Gasoline compression ignition (GCI) technology aims to improve internal combustion engine (ICE) efficiency. However, much is still unknown about the detailed combustion behavior of fuels under this novel ICE technology, such as relevant ignition temperature regimes and surrogate requirements under various engine load and speed conditions as well as for different fuels. Engine and spray simulations require the use of carefully designed surrogate fuels that mimic the properties of real fuels. Generally, these surrogates range from simple primary reference fuels (PRFs) to complex multi-component mixtures. This study aims to identify the relevant temperature conditions and the surrogate requirements for GCI engines covering the entire engine speed-load map; engine loads between 1 and 22 bar indicated mean effective pressure (IMEP) and engine speeds between 800 and 2500 revolutions per minute (RPM). Simulations were performed using the constant volume zero-dimensional (0-D) and homogeneous charge compression ignition (HCCI) modules in Chemkin-Pro for two gasoline fuels with widely different sensitivities (11 and 0). Furthermore, homogeneous ignition delay times and Livengood-Wu integrals were used to analyze the fundamental characteristics of GCI combustion. It was found that, except at excessively high-load, the relevant ignition temperature in a GCI engine is in the 750–1000 K range. The low-temperature (less than700 K) reactivity exhibited negligible contribution to the ignition of the high-sensitivity fuel. Two stage ignition and cool flame formation were found to dominate mid-load kinetics of the low-sensitivity fuel. Simple PRF surrogate was found to be sufficient to mimic the ignition requirement of the low-sensitivity gasoline fuel at almost the entire GCI engine speed-load map. However, for the high-sensitivity gasoline fuel, TPRF and TPRFE surrogates were needed for a better representation of the auto-ignition behavior. The obtained knowledge of the surrogate requirement and the ignition temperature regimes inside GCI engine will aid in guiding GCI engine optimization and fuel design.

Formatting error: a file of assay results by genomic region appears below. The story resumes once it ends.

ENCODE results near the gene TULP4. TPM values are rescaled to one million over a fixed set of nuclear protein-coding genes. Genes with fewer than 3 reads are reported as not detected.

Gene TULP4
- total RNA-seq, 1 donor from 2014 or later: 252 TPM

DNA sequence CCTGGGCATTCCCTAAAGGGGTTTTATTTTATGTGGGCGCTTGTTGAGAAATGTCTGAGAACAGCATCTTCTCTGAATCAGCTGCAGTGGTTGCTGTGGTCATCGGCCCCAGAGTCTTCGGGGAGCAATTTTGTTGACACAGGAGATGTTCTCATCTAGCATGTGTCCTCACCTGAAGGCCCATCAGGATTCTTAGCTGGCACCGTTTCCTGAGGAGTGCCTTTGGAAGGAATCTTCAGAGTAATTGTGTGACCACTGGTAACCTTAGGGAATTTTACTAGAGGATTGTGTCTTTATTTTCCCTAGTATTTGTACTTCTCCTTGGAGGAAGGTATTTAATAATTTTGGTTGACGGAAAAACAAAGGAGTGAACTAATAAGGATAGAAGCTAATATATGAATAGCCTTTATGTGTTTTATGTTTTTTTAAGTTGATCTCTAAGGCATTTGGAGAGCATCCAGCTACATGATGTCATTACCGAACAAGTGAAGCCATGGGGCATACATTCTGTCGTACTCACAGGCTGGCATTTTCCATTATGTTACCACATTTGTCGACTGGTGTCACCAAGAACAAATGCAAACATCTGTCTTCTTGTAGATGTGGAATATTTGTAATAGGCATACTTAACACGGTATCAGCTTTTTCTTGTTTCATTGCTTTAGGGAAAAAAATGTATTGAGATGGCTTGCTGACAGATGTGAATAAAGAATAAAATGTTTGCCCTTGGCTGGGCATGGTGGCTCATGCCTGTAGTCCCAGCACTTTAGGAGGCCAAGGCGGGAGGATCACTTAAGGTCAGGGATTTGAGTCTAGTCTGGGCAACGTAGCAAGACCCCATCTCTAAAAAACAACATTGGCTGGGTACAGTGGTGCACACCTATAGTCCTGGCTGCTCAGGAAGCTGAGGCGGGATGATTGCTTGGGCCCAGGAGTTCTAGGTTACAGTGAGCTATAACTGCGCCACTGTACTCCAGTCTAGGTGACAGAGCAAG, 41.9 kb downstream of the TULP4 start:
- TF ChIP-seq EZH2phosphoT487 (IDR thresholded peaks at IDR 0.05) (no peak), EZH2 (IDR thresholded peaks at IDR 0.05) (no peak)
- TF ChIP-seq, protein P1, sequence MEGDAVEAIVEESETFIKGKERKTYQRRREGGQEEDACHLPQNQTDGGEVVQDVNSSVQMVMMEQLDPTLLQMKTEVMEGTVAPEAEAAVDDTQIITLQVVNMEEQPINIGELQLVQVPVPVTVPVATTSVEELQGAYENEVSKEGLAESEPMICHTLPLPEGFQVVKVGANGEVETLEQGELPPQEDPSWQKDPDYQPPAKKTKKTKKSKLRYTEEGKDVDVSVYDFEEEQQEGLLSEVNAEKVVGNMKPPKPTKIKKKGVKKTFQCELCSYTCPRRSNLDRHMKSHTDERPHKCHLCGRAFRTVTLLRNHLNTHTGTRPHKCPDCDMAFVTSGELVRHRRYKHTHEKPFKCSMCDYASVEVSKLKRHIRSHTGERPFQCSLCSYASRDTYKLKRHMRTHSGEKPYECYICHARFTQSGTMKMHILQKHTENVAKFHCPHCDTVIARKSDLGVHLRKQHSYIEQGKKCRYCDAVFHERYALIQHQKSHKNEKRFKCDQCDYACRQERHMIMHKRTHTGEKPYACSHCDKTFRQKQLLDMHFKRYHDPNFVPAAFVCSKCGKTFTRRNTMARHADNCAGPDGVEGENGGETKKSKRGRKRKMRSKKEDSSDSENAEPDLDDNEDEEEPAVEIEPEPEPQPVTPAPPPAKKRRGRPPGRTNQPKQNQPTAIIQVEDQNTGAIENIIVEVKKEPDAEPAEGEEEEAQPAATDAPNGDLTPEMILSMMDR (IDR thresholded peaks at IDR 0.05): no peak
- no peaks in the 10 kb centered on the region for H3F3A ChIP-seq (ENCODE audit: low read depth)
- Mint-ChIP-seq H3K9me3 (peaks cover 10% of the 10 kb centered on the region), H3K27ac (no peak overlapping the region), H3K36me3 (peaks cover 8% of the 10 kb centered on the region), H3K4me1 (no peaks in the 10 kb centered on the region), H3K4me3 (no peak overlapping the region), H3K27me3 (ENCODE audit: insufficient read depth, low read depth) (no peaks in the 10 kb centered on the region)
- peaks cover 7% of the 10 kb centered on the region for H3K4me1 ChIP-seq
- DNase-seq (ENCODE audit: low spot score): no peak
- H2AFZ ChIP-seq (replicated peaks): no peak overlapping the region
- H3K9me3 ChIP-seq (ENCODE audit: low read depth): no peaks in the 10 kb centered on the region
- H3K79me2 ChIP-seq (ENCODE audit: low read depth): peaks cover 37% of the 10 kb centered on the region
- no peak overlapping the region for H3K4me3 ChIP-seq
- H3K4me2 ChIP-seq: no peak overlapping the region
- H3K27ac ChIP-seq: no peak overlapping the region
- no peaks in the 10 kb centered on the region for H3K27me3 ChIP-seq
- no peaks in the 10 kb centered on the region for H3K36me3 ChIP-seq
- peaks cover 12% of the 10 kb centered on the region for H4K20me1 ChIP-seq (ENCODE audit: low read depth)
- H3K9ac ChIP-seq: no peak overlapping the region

ASJC Scopus subject areas
- Energy Engineering and Power Technology
- Organic Chemistry
- Chemical Engineering(all)
- Fuel Technology